Note that the pitcher attributes Hper9, Kper9, and Clutch directly counteract the batter attributes of Contact, Vision, and Clutch. So a 99 Hper9 pitcher facing a 99 Contact hitter will have the same PCI, timing window, and hit variety as a 60 vs a 60 matchup. However, the pitcher also has BBper9 which represents pitch accuracy, that the batter has no influence over. And the batter has Power, which represents how hard he swings the bat that the pitcher has no influence over. So although a good pitcher can throw hard or accurately against a power hitter and deny good contact, if the power hitter does get solid contact, he will hit it hard. In Diamond Dynasty with higher-tier teams, this often means a ‘full build’ team will have more home runs, more deep fly outs, and fewer singles. It’s the natural result of what happens when you gather all the best players and play them against each other.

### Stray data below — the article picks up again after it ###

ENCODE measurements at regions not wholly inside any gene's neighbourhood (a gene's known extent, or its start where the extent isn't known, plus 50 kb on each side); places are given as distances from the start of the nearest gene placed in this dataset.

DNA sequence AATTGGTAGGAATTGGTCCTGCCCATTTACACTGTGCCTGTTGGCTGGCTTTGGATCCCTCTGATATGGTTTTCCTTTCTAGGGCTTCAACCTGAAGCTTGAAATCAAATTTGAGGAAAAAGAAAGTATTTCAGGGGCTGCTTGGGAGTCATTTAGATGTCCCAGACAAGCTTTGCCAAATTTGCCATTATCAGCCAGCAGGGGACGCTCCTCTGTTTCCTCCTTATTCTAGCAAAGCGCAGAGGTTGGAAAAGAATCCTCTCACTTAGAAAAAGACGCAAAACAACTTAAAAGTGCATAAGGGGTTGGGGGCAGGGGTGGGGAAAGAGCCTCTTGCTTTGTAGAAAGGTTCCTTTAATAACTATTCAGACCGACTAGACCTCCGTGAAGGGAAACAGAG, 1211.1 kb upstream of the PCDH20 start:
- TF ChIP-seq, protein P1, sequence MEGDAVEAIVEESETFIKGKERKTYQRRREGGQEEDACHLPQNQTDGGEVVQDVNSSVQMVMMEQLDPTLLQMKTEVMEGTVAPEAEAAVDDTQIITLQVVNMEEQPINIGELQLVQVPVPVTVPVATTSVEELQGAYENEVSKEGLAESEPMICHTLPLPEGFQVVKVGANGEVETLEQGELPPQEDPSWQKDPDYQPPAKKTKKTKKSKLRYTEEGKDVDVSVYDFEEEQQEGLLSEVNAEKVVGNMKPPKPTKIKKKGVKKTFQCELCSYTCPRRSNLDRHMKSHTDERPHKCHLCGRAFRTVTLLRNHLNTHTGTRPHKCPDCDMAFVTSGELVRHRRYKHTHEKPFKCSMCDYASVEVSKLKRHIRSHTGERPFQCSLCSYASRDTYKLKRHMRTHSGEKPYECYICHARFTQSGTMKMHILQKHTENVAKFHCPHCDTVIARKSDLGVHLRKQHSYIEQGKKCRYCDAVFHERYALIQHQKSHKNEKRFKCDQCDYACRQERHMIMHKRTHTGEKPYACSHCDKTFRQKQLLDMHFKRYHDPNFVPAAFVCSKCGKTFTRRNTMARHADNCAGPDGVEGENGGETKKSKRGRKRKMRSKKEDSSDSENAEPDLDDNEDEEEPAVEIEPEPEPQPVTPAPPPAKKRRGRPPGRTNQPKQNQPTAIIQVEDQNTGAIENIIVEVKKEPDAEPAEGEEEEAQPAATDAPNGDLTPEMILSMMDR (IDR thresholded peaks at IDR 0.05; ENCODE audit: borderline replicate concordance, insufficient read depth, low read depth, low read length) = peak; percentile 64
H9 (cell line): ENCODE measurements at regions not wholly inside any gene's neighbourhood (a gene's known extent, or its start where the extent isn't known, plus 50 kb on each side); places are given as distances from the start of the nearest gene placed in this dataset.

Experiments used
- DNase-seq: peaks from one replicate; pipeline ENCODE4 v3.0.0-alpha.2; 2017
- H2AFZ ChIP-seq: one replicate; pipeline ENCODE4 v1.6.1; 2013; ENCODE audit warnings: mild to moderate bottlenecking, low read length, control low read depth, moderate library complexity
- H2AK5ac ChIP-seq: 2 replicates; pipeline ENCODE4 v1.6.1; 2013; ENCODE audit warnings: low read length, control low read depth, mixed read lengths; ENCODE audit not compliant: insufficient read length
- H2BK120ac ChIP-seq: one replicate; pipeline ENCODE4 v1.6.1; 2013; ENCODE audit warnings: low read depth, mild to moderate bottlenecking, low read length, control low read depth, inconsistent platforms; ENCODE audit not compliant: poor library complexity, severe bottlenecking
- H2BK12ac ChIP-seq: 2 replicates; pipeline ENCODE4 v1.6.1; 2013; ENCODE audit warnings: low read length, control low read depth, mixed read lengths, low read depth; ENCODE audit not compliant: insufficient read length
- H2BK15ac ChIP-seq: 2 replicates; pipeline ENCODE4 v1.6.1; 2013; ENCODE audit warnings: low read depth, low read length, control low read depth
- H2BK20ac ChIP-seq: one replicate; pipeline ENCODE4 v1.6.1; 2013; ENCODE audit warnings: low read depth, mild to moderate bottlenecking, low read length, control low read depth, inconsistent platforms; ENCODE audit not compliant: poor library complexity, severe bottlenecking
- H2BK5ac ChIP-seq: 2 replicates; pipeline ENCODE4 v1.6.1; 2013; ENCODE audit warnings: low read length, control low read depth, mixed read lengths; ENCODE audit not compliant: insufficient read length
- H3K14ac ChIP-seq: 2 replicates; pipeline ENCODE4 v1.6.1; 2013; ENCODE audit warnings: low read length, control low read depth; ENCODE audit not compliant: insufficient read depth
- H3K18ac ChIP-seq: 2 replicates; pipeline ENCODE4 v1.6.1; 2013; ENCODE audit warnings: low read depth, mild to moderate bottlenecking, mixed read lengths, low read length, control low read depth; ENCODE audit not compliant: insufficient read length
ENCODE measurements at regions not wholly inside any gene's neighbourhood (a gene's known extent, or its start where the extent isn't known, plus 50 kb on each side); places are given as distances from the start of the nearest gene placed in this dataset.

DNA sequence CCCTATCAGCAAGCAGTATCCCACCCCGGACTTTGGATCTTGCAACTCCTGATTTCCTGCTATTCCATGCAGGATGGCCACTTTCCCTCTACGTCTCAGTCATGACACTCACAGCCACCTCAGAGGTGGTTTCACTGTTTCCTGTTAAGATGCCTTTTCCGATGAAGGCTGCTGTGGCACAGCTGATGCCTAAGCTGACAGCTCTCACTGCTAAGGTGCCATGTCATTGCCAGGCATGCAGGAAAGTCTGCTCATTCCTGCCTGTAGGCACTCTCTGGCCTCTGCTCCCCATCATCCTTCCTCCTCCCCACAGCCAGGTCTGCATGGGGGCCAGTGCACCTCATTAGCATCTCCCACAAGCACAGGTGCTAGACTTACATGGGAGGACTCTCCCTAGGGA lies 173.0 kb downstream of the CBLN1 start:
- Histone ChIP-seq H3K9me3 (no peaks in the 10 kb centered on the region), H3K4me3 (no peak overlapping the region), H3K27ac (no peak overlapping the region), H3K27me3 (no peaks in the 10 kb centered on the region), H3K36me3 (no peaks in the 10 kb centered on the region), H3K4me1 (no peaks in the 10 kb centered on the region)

Not all line drives are equal. A line drive hit off the center of the PCI is going to hit harder than one off the extreme left and right sides of the PCI. The harder line drive has more extra base potential¬† even at the risk of occasionally being caught, but even a weak line drive can geta¬† single due to its ideal angle. The importance of centering the PCI applies to fly balls and ground balls, though power matters much more for fly balls. And of course, a batter’s attribute also plays a critical role in hit speed – a high power hitter can be a home run threat no matter how he hits the fly ball, as long as it is not too high and especially if they pulled it.

We hope this guide has helped you and you come out of this with more understanding on the strategic nuances of hitting that will give you a leg up on the MLB The Show 23 competition!